GGK Book Club: THE SUMMER TREE, ch 9-12

The Summer Tree, Guy Gavriel Kay

The Summer Tree, Guy Gavriel Kay
The Summer Tree, Guy Gavriel Kay
You know how you have those days where you’re sure that you’ll manage to have time to do that thing so you don’t let people know that you’re not doing it that day because you’re going to have time even if it’s at the last minute, and then it’s three days later and you haven’t done it because you kept being sure you’d have time and

Yes, I thought you were familiar with that. This is why the post for chapters 9-12 is so late. I’ve caught up on the reading, but I’ve been suffering from the conviction that despite ear infections and head colds and so on and so forth that I would get my commentary *written up*.

Since it appears I’m not yet in a position to write something particularly brilliant, I will at least, once more, make a post, and let other people get to chatting, and maybe tonight I’ll be able to catch up. ;)

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2 thoughts on “GGK Book Club: THE SUMMER TREE, ch 9-12

  1. So, the not exactly a war yet council, in which Jaelle tries to exert more power she has and just comes off looking selfish and inconsiderate, and Ailell is stalling for reasons he doesn’t want to come right out and say until Loren takes care of it for him. I feel bad for Kevin – yes, Jennifer and Paul are having it much, much worse right now, but I still feel bad for him.

    Rakoth Maugrim sure knows how to make an entrance. What caused him to tip his hand, since apparently he’d been free for a while, wardstone status nonwithstanding? Paul on the Tree? Jennifer?

    I really, really love the interactions between Kim and Aileron, particularly Kim’s sense of humor. Humor is a good way to keep from being completely overwhelmed!

    Paul and Rachel. Since this is from Paul’s perspective, Rachel does not really come off well here, I think. I wonder how this relationship would play out today, with texting and cell phones and video chat. (I’m old enough to remember when we didn’t have all these things, but I’m wondering if people will read this in the future and wonder why he only called her twice a week.) A relationship is a hard thing to balance, especially when one person thinks distance is a good thing and the other sees it as running away when they need support. I am glad, though, that Paul gets closure and divine forgiveness.

    And now, after all this darkness, it’s back to Dave for some less solemn fare. I really love the descriptions of the Dalrei, their way of life and their stories. And the dancing! I’d completely forgotten about that, and it’s wonderful. I cannot blame Dave for projecting himself into the Third Tribe, given what we know of his relationship with his father and brother.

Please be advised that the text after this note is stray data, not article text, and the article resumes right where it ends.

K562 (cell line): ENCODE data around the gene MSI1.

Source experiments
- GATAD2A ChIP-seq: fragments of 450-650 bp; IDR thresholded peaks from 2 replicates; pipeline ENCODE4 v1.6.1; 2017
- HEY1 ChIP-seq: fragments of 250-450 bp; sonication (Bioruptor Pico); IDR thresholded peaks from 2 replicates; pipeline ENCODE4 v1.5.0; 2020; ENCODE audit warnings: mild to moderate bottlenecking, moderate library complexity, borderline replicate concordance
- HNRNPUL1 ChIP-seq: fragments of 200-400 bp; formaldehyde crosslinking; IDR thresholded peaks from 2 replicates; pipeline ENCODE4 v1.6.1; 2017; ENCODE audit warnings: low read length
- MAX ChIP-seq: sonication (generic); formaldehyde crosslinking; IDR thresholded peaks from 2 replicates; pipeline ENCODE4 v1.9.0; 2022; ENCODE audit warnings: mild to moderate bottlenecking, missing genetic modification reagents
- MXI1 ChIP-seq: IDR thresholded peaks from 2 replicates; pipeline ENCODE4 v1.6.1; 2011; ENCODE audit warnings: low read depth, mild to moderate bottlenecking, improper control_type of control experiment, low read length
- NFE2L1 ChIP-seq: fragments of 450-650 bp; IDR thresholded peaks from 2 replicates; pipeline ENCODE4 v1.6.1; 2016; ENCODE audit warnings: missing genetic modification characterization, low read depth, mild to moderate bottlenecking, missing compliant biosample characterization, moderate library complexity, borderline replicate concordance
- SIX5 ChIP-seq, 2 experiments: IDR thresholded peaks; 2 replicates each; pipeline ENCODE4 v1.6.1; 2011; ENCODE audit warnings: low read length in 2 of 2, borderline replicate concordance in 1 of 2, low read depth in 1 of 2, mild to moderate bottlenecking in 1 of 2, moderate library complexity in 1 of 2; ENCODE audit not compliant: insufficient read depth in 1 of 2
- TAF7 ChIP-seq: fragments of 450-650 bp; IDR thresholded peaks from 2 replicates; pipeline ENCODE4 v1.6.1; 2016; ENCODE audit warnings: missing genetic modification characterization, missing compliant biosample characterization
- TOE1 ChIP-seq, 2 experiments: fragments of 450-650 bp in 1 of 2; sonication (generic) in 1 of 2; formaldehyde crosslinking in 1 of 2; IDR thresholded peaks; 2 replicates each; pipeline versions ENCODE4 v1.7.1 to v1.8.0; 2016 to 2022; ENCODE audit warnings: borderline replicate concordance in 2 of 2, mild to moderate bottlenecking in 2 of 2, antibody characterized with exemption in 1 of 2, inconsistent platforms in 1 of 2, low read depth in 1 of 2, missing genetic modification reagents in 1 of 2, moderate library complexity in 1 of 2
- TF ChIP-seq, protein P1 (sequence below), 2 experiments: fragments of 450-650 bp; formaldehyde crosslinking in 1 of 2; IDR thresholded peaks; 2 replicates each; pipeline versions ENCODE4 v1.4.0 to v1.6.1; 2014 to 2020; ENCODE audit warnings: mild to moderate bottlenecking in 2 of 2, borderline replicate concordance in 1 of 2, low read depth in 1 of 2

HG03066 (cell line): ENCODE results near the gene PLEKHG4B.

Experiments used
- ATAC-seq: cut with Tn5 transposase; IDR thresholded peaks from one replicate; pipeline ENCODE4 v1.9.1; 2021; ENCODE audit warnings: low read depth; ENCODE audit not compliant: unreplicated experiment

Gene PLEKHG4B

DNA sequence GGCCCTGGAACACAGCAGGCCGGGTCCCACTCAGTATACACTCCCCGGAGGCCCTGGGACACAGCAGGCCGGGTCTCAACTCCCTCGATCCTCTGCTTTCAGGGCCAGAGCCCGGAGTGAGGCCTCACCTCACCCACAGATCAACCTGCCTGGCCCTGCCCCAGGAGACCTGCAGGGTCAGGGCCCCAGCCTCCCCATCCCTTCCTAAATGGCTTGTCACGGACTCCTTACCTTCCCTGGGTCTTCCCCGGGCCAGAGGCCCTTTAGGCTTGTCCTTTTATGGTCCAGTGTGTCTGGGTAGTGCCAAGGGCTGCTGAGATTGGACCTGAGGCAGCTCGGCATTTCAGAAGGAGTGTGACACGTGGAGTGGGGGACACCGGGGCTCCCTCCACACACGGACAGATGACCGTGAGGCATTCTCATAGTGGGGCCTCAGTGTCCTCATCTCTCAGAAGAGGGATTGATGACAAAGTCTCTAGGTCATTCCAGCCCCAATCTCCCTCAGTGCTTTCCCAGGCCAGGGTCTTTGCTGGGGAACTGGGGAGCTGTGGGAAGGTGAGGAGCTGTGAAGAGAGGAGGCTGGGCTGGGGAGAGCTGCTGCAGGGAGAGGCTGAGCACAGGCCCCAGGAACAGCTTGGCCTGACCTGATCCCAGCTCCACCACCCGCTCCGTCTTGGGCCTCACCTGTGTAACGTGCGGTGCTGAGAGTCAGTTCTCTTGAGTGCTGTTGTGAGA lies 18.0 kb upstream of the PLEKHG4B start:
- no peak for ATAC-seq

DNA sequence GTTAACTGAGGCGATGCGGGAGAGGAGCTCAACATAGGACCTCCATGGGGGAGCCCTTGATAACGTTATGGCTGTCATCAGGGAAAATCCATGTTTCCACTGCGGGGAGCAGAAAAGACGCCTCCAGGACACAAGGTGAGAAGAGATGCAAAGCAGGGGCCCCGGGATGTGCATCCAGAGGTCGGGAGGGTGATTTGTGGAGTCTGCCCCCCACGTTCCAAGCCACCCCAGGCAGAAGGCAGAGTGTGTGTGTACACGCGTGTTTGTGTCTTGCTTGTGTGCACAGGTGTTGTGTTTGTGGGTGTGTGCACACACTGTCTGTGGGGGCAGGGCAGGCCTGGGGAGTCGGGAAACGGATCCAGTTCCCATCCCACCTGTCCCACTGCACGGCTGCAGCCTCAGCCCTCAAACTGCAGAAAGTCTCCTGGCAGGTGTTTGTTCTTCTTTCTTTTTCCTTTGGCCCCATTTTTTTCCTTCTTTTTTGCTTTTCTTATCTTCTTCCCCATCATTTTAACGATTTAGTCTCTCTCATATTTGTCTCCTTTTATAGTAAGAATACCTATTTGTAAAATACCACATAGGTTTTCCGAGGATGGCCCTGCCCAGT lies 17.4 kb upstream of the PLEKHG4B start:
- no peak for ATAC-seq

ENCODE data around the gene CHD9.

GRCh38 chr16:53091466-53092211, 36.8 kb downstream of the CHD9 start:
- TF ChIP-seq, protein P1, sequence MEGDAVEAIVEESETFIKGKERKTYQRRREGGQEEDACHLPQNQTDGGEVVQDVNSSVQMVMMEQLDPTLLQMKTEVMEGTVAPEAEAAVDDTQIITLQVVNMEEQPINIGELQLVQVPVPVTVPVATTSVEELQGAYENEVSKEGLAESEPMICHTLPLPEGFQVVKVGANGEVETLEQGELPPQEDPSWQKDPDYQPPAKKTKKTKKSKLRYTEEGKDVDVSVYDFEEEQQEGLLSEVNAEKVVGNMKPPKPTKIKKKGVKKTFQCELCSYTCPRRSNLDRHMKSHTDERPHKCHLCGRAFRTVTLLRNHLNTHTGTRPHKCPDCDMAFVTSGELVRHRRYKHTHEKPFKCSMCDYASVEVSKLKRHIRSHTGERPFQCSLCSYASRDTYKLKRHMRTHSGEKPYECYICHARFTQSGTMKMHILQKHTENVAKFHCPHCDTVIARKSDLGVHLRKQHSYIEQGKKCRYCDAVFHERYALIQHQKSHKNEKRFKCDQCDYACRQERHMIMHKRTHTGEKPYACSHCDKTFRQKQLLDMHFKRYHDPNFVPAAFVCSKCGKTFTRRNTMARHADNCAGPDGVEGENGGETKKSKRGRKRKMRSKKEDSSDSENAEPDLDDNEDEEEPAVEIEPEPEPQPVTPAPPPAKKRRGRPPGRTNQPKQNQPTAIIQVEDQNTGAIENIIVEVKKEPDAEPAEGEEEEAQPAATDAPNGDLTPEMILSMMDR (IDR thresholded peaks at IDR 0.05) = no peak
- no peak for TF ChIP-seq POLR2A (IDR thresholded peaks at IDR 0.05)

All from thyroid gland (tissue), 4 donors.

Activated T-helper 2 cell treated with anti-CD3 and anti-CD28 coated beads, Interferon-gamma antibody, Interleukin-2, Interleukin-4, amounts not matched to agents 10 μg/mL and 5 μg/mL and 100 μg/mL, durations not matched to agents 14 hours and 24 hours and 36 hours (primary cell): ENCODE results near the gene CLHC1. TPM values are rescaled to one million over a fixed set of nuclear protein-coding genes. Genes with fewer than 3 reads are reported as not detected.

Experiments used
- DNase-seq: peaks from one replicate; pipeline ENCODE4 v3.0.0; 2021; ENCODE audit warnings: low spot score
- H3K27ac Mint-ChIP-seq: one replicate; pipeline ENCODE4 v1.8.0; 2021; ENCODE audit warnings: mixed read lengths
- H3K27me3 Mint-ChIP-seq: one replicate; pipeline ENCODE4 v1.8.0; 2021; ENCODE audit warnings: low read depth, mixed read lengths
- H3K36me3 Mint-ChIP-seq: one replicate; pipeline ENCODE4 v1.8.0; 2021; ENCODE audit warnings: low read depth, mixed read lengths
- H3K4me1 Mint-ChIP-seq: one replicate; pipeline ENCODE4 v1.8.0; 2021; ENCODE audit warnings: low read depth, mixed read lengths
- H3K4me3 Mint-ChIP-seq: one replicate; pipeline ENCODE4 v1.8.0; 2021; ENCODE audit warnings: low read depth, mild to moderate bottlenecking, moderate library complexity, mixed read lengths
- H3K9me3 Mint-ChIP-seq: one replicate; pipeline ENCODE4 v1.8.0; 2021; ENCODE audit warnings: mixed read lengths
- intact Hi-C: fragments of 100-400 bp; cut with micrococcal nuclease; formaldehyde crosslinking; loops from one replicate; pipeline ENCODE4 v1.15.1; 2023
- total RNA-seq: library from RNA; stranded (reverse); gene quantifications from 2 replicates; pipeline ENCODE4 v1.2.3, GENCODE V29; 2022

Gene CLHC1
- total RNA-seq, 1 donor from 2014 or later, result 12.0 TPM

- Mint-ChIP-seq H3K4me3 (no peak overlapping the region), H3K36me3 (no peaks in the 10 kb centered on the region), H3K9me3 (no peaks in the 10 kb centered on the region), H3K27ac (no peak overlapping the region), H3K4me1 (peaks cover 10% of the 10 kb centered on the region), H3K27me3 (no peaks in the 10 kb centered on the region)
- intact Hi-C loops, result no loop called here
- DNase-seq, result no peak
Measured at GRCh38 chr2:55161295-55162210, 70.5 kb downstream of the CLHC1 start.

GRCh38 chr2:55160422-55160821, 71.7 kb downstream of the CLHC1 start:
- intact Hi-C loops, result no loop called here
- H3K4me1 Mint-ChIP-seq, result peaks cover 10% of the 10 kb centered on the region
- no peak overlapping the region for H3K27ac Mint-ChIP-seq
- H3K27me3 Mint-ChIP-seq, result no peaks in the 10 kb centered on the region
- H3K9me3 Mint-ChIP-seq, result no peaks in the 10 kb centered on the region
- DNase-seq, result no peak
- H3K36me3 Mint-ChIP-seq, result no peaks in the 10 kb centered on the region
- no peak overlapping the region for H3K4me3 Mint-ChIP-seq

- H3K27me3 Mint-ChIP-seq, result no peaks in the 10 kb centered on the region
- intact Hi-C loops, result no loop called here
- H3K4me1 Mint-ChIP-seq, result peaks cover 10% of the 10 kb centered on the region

Ivor is great, as is Tabor and Torc and Levon and Liane and Leith. Really, I am fond of all the characters in this arc.

    When Dave encounters Ceinwen, he could have technically argued that he wasn’t a man of Fionavar and thus not subject to her sentence. (He’s studying to be a lawyer. He totally could have.) But his respect and awe win out, and I admire that. Also love Ceinwen’s response that Liane has choices that don’t involve a specific man.

  2. Posting Chapters 13-16 now as I’m going on vacation and internet access may be sporadic.

    I find Dave’s social awkwardness somewhat endearing, and as a fellow socially awkward introvert, I can sympathize. He’s much better with an axe than I am, though. ;)

    I am enjoying the gradual unfolding of the legends of Fionavar with Levon’s telling of the tale of Lisen and Amairgen, and also how it comes into play with Fildais. Fildais puzzles me a bit, and I can’t remember if he features in future books. I’m going to say probably, and also note that the Taliesin reference is a nice bit of foreshadowing.

    Love the scenes with Tabor and Imraith-Nimphais. Like the tale of Lisen, there’s great beauty and great sadness. My heart is breaking for Ivor already.

    I like the scenes between Aileron and Diarmuid, and Paul calling Aileron out. But Diarmuid? If you get consent, then you don’t get ladies trying to assassinate you. Or throwing water on you. And don’t start snarking about how it’s childish; real men ask.

    Dave’s reunion with Kevin made me laugh. It’s a great moment of levity without being out of place.

    Finally, Chapter 16. It was *hard* to read, because I knew what had to be coming; I actually put it off for a few days until I felt I was in the right mindset. It’s dark and painful. We’re dealing with true evil here, something that warps and twists what is good and supportive into something horrible and vile. It has no reason other than to be evil. And Rakoth has learned from his mistakes previously; I winced internally when they essentially said, “Well, he just got out; we can fight him before he rebuilds his fortress and his power.” Nope. It’s worse than you realize. Far worse.

    The very end is incredibly frantic and it’s normally something I don’t like in books, but it works here. It may work because I haven’t read The Summer Tree without immediately having The Wandering Fire to follow up with.

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